Spinal cord injuries are classified as either:
- Incomplete: The ability of the spinal cord to convey messages to or from the brain is not completely lost. People with incomplete injuries retain some motor and sensory function below the injury.
- Complete: A complete injury results in a total lack of sensory and motor function below the level of injury.
Incomplete spinal cord injuries, in which some of the nerve tracts and motor sensory functions remain in tact, typically involve a number of syndromes, each of which has its own ICD-10-CM codes:
- Anterior cord syndrome, which may be due to a hyperflexion injury, will cause motor deficits. The cord damaged, and the potential for recovery is poor.
- Central cord syndrome is the most common form of incomplete spinal cord injury, often due to a contusion within the spinal cord or sometimes occurs in patients over the age of 50 due to a weakening of the vertebra and disc. The brain’s ability to send and receive signals to and from parts of the body below the site of injury is reduced but not entirely blocked.
- Brown-Séquard syndrome, in which half of the spinal cord is affected, is one of the less common incomplete spinal cord injuries.
- Posterior cord syndrome, which is the least common type of incomplete spinal cord injury, results in loss of sensory function (e.g., pain, temperature, and vibration).
Note that while these syndromes each have their own ICD-10-CM codes (listed above), coders would use ICD-10-CM code S14.154 for other incomplete lesion at the C4 level, Jones said.
“So there is a catch-all because I understand that new syndromes are not necessarily being diagnosed every day, but they do come up,” Jones said. “So we are covered there in ICD-10 with the other category or other classification.”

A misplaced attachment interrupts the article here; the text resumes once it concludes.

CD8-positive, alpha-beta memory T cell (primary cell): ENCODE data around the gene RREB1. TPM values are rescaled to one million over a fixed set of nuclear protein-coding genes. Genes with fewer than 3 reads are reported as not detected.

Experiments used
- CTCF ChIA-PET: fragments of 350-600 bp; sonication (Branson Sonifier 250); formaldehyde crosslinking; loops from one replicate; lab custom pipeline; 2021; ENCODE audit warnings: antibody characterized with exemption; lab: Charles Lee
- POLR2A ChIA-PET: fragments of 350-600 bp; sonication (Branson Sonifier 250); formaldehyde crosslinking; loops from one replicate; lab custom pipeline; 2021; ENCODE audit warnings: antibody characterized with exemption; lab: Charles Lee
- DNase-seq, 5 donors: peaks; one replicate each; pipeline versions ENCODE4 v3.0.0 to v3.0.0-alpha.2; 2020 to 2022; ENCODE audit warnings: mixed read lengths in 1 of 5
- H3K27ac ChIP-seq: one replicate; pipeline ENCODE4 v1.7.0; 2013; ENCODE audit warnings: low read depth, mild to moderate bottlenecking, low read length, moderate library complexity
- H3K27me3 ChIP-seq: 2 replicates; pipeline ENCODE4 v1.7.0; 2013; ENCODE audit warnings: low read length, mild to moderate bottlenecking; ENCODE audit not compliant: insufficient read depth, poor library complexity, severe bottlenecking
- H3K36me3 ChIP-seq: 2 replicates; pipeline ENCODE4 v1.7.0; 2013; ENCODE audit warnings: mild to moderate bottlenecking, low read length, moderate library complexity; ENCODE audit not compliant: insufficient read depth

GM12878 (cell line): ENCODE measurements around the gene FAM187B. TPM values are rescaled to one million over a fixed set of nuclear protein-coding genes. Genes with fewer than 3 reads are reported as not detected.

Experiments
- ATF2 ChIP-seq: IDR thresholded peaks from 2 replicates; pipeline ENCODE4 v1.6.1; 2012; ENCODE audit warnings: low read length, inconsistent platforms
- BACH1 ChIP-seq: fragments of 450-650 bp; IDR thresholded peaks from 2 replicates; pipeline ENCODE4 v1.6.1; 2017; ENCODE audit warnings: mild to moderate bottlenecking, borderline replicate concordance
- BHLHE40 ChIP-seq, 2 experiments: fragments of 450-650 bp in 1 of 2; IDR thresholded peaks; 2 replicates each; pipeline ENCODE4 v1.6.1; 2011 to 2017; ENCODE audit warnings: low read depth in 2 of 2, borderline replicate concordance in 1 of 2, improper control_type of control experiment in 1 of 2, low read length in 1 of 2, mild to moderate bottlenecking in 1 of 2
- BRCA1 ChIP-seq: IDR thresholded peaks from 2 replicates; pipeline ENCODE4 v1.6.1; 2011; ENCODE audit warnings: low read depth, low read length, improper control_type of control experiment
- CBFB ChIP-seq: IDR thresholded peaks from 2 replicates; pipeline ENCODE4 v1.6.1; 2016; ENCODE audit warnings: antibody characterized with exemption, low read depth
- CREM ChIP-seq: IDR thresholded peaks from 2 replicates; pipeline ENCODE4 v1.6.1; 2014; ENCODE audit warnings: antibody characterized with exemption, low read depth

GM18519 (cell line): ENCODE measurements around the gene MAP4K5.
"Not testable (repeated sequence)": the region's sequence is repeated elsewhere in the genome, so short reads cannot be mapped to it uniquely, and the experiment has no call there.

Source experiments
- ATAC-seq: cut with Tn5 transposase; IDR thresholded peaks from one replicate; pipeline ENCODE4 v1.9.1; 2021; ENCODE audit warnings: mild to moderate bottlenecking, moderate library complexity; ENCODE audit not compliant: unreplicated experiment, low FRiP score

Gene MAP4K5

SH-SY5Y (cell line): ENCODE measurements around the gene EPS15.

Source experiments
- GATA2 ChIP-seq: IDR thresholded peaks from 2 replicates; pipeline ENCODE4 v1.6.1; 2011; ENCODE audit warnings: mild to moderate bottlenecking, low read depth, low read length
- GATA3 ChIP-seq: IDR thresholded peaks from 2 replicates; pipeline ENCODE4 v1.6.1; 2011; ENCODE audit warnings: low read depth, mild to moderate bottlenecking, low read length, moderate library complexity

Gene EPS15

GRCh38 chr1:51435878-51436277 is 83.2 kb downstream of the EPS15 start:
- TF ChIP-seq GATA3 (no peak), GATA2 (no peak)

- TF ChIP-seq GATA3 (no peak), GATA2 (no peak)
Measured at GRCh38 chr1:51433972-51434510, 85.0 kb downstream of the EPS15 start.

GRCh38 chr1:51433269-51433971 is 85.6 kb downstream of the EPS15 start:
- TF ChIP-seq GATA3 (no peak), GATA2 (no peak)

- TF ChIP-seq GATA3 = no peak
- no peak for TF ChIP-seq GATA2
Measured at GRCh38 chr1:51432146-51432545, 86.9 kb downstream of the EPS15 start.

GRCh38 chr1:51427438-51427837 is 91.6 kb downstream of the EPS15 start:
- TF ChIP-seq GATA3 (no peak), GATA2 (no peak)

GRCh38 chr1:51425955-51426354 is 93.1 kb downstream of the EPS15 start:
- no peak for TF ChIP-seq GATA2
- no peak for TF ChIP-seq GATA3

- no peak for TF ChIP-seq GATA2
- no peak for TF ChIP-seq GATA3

People who survive a spinal cord injury will most likely experience medical complications (e.g., chronic pain) as well as increased susceptibility to respiratory and heart problems. Coders may need to reference the nervous system section of ICD-10-CM to report chronic pain or they may need to go to the digestive system to report bladder dysfunction or the genitourinary system to report bowel dysfunction.
Some patients may suffer surgical complications, for which there are also ICD-10-CM codes (e.g., categories T80–T88 in the injury chapter ), including:
- Spinal fluid leaks
- Instrument failure
Many injury codes require a seventh character to identify the episode of care:
- A (initial encounter)
- D (subsequent encounter)
- S (sequel)
“It’s so important to have clean and comprehensive documentation even if these patients come back for additional care,” Jones said. “For example, for a sequela, you’re going to need some information about that original injury. And depending on the facility that you’re in, that information may not be in the current encounter or current record, so you may need to go back to a historical record or file.”
Editor’s note: E-mail questions to Managing Editor Doreen V. Bentley, CPC-A. To learn about the major differences between ICD-9-CM codes and ICD-10-CM/PCS codes, sign up to participate in The JustCoding Virtual Summit: ICD-10-CM and ICD-10-PCS, which will take place February 29–March 2. During this three-day event, you will have the opportunity to hear from an array of experts, who will share guidance for the challenges of ICD-10 preparation and implementation. You will also be able to network with your peers and participate in question and answer sessions—all without ever having to leave your office.